The CFB DFS season rolls on with 11 games in the DraftKings main slate for Week 5.
|Team||Opponent||Spread||Total||Implied Points||Kickoff Time|
|Alabama||vs. Ole Miss||-38||61||49.5||3:30 p.m. ET|
|Oklahoma||vs. Texas Tech||-27||70.5||48.75||12:00 p.m. ET|
|Clemson||at North Carolina||-27||60||43.5||3:30 p.m. ET|
|Texas A&M (N)||Arkansas (N)||-23||57.5||40.25||12:00 p.m. ET|
|Wake Forest||at Boston College||-6.5||70.5||38.5||3:30 p.m. ET|
|Washington||vs. USC||-10.5||61||35.75||3:30 p.m. ET|
|Wisconsin||vs. Northwestern||-24.5||46.5||35.5||12:00 p.m. ET|
|TCU||vs. Kansas||-16||49||32.5||12:00 p.m. ET|
|Boston College||vs. Wake Forest||+6.5||70.5||32||3:30 p.m. ET|
|Notre Dame||vs. Virginia||-12.5||48.5||30.5||3:30 p.m. ET|
|Iowa State||at Baylor||-3||56.5||29.75||3:30 p.m. ET|
|Temple||vs. Georgia Tech||-8.5||49||28.75||3:30 p.m. ET|
|Baylor||vs. Iowa State||+3||56.5||26.75||3:30 p.m. ET|
|USC||at Washington||+10.5||61||25.25||3:30 p.m. ET|
|Texas Tech||at Oklahoma||+27||70.5||21.75||12:00 p.m. ET|
|Georgia Tech||at Temple||+8.5||49||20.25||3:30 p.m. ET|
|Virginia||at Notre Dame||+12.5||48.5||18||3:30 p.m. ET|
|Arkansas (N)||Texas A&M (N)||+23||57.5||17.25||12:00 p.m. ET|
|Kansas||at TCU||+16||49||16.5||12:00 p.m. ET|
|North Carolina||vs. Clemson||+27||60||16.5||3:30 p.m. ET|
|Ole Miss||at Alabama||+38||61||11.5||3:30 p.m. ET|
|Northwestern||at Wisconsin||+24.5||46.5||11||12:00 p.m. ET|
What to Expect in This Breakdown
Guarantee prize pool (GPP) tournaments often reward sub-optimal lineup construction and game theory-based decision-making. It’s difficult — and perhaps even disingenuous — to recommend a handful of players devoid of metagame context. In cash contests, that works great, because identifying value and bolstering a strong floor projection is critical to success. But in GPPs, we need to think differently.
So, for the past several weeks, I’ve tinkered with this article format in order to best convey the complex dynamics that form my recommendations. Within each week’s breakdown, I’ve implicitly and covertly emphasized different elements of CFB GPP strategy. Here’s a quick rundown of our progression through five weeks:
- Week 0: Managing Risk by Embracing Volatility
- Week 1: How to Utilize Advanced Metrics
- Week 2: Principles of Roster Construction
- Week 3: Contrarian Game Theory
- Week 4: Exposure Management
This week, I’ll spare you another 4,000-plus word mega-breakdown and get straight into my favorite plays. If you’ve been tracking with this column since Week 0 action, you should have a fairly strong understanding of my methods and philosophy by now. So, without further ado, here are my favorite Week 5 position players in each price tier.
Jalen Hurts, Oklahoma ($9,200)
Jalen Hurts and the Oklahoma Sooners finally make their first appearance on the DraftKings main slate against a wounded Texas Tech team. The Red Raiders will play without young superstar QB Alan Bowman after he suffered a shoulder injury against Arizona in Week 3.
Bowman’s absence helps explain Oklahoma’s -27 spread margin, but only in part. The Sooners’ offense is one of the best units in the country, ranking first in total offense (676.7 yards per game) and second in points per game (55.7).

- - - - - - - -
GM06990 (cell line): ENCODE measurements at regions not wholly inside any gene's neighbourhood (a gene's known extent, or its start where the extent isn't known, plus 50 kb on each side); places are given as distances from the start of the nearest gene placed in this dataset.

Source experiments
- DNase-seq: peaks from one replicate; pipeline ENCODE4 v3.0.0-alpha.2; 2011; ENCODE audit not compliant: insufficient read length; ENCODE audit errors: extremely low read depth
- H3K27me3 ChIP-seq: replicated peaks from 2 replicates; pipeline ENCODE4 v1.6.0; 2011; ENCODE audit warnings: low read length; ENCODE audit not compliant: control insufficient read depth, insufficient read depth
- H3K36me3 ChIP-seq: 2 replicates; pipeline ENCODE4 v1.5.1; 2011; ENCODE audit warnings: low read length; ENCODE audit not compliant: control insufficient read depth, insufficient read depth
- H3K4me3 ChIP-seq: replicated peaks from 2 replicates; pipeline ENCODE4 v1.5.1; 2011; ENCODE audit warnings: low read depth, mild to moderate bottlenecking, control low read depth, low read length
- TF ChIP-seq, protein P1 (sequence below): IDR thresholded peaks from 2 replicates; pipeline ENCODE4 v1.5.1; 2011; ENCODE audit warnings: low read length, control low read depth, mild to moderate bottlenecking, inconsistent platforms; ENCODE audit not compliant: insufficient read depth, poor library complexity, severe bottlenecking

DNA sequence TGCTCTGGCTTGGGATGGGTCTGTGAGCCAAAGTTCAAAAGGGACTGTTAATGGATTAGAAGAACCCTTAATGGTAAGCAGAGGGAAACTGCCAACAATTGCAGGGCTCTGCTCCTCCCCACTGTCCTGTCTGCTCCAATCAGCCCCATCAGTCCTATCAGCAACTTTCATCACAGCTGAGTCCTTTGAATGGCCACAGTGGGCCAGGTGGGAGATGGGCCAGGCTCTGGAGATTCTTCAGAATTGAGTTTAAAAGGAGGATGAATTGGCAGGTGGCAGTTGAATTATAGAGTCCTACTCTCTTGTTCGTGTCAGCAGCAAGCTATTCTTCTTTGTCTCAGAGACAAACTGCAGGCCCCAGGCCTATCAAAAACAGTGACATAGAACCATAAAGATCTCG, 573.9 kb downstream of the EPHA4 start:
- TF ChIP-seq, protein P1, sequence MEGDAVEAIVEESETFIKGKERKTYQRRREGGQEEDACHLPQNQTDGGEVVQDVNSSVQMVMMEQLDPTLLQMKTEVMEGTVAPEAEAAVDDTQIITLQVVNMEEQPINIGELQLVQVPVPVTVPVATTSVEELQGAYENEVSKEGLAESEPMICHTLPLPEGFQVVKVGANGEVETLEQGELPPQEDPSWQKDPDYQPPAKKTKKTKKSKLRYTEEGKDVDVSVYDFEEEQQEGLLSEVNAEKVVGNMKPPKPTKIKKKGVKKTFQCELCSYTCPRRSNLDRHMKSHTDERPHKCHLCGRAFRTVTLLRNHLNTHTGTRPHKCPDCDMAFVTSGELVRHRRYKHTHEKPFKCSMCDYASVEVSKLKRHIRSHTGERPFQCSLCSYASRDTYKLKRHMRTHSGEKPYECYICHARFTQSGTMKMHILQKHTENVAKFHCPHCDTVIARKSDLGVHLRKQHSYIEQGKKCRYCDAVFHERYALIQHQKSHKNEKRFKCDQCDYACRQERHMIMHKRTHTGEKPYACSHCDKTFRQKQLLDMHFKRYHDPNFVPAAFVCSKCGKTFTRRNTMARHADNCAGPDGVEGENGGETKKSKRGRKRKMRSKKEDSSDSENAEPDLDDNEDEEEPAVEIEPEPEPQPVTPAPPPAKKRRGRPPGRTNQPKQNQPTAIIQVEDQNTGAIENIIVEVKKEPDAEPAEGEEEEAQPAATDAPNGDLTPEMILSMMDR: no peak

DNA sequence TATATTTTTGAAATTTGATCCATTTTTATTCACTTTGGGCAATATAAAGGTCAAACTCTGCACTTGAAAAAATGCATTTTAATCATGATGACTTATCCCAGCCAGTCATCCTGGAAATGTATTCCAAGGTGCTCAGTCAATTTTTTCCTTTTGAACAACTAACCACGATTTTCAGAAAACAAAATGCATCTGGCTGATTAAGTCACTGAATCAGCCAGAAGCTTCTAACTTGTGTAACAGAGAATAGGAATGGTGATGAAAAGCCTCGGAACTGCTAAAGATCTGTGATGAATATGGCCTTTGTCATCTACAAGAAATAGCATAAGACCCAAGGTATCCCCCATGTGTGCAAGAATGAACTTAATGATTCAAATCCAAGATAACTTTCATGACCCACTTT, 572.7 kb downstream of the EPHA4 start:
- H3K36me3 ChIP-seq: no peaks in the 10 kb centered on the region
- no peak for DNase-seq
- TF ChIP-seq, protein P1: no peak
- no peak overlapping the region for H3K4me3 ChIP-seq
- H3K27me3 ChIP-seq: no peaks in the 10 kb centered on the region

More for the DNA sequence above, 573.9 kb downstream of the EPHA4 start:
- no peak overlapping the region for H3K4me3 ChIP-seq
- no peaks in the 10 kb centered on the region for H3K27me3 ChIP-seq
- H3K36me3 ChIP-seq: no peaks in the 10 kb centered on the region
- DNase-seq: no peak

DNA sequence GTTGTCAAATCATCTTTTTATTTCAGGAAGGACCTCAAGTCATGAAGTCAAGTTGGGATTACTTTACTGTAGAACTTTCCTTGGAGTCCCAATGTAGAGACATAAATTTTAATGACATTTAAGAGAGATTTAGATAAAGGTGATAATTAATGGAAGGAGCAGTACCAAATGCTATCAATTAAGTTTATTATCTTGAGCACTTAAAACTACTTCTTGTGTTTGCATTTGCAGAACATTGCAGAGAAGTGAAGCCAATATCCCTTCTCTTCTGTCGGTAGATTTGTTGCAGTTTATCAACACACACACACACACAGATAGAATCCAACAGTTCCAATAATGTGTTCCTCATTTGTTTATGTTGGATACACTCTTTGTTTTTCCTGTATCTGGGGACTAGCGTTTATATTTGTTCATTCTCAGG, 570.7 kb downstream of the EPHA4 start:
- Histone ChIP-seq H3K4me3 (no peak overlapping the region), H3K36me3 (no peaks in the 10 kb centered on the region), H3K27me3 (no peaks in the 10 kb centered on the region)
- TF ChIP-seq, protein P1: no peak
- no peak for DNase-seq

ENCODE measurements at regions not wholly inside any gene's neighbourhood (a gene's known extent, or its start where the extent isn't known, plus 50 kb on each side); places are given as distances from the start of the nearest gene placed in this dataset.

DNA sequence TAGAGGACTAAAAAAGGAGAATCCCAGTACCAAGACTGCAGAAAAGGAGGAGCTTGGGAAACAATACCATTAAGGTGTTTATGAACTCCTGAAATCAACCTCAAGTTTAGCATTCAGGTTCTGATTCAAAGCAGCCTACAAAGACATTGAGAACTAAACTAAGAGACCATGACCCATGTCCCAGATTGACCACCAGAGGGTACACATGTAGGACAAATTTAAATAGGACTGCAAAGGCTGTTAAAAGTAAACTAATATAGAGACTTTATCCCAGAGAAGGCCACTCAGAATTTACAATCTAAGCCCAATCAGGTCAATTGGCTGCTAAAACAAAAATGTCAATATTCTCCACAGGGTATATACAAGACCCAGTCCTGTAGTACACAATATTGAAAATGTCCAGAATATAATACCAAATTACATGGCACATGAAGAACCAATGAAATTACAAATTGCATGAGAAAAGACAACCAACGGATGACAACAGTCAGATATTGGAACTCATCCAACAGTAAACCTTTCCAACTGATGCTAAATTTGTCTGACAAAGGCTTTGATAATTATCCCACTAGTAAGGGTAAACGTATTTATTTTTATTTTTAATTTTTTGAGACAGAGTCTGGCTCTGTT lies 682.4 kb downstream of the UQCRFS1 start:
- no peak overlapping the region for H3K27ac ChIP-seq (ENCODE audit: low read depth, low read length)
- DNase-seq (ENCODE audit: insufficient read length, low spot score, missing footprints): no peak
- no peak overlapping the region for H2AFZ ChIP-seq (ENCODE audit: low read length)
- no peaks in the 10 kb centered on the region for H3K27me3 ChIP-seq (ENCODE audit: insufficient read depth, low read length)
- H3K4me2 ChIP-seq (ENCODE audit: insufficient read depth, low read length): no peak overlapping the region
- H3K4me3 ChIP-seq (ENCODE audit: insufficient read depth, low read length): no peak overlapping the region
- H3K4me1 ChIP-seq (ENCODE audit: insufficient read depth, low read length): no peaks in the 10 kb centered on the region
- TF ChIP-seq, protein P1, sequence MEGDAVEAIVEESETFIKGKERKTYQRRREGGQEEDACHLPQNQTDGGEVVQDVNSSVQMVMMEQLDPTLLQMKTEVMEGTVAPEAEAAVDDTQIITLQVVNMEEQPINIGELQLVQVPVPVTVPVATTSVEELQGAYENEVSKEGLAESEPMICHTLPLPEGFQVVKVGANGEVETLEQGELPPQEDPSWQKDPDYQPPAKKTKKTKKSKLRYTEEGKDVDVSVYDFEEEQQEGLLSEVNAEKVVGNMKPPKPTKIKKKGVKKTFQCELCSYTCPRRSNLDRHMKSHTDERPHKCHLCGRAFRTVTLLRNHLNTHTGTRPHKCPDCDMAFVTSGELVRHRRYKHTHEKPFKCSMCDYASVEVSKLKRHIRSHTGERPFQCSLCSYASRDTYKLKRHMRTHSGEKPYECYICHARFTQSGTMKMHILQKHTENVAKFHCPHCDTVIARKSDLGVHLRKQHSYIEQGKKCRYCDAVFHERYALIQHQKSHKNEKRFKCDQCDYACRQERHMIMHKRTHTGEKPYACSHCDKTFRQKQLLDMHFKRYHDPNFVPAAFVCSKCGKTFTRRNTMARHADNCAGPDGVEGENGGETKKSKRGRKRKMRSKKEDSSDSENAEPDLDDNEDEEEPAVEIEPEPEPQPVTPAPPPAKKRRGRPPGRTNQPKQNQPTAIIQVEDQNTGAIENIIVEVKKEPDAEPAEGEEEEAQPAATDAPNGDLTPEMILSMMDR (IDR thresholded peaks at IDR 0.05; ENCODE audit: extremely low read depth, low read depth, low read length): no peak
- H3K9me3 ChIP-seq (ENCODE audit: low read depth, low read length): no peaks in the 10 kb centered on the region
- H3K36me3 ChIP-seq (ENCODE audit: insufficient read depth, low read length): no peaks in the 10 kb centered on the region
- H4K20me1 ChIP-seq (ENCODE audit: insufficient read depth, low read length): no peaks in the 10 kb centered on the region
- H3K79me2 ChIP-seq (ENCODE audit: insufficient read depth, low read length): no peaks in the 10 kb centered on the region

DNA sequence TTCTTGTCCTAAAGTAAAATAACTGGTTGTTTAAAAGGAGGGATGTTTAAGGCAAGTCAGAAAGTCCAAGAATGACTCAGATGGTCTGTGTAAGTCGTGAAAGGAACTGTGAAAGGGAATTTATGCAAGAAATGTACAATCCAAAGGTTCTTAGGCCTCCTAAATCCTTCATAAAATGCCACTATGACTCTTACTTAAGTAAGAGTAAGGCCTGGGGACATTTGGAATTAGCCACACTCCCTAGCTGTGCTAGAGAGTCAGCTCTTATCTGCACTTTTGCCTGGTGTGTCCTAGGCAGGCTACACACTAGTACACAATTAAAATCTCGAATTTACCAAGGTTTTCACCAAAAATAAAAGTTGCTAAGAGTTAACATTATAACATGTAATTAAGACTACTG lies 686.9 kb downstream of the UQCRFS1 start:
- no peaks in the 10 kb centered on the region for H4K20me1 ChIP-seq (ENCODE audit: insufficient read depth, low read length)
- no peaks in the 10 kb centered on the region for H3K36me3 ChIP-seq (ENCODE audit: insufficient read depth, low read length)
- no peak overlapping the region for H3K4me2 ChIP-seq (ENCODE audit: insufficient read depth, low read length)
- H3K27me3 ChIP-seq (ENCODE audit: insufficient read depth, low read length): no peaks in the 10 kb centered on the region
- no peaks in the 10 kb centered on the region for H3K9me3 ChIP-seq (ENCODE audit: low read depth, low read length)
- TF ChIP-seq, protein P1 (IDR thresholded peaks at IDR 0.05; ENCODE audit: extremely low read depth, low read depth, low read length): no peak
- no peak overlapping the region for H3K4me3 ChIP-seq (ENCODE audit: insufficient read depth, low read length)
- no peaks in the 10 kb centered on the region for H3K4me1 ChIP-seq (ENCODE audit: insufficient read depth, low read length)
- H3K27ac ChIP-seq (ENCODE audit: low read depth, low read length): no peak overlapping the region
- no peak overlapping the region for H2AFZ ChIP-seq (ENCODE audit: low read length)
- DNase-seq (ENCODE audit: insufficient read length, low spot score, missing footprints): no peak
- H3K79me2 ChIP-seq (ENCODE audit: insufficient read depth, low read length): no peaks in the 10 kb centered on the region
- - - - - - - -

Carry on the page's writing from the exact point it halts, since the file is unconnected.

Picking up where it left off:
Oklahoma’s early season success is due in large part to Hurts’ stellar play. The talented Alabama-transfer is averaging 417.7 total yards and 4.3 total TDs per game. However, what truly separates him from other elite options like Tua Tagovailoa ($8,800) is his astounding rushing production.
DraftKings’ scoring system rewards rushing production more heavily than it does passing. That disproportionately benefits QBs that are proficient in both facets of the game. This particular skillset is what made Kyler Murray a week-in and week-out stone-cold lock last season. The same can be said for Hurts, who has aptly filled Murray’s shoes as college football’s premier fantasy performer.
He’s a threat to throw for 300 yards and rush for 100 more in any given contest — each of which yield an extra three-point DraftKings yardage bonus. Hurts’ aptly demonstrated the compounding effect of DraftKings’ scoring settings in his historic Week 1 performance against Houston. He passed for 332 yards and three TDs and rushed for 176 rushing yards and three more scores.
In a normal CFB DFS week, if your starting QB delivers 30 or more points, that’s a pretty solid day. In Week 1, Hurts scored 66.88.
Sure, he’ll be chalky, but I’m not passing up on his incomparable upside regardless of his ownership percentage.
Jamie Newman, Wake Forest ($7,800)
Nonetheless, if you still insist on fading Hurts — or if you want to pair Hurts with another high-upside QB at your Superflex — then Jamie Newman is the man for the job.
Newman draws one of the softer matchups on the slate against Boston College. The Eagles rank 98th in opponent passing yards (258.8) and 102nd in total yards (438.3) allowed per game. To add insult to injury, Boston College has conceded that high yardage output against an incredibly soft schedule. Their four opponents have been Virginia Tech, FCS Richmond, Kansas, and Rutgers.
Newman has only started eight games for the Demon Deacons, but he has been overwhelmingly impressive despite his inexperience. Over his last five games, he has averaged 371.4 total yards, 3.8 total TDs, and 34.87 DraftKings points per game.
Jett Duffey, Texas Tech ($5,900)
As I remarked in my discussion for Jalen Hurts, Texas Tech starting QB Alan Bowman is out for Week 5. Jett Duffey is the presumed starter in Bowman’s place, although he does face competition for that role from Rice-transfer Jackson Tyner. The team has yet to declare an official starter, but Duffey’s athletic profile, previous performance, and tenure with the team assuredly give him the edge to start.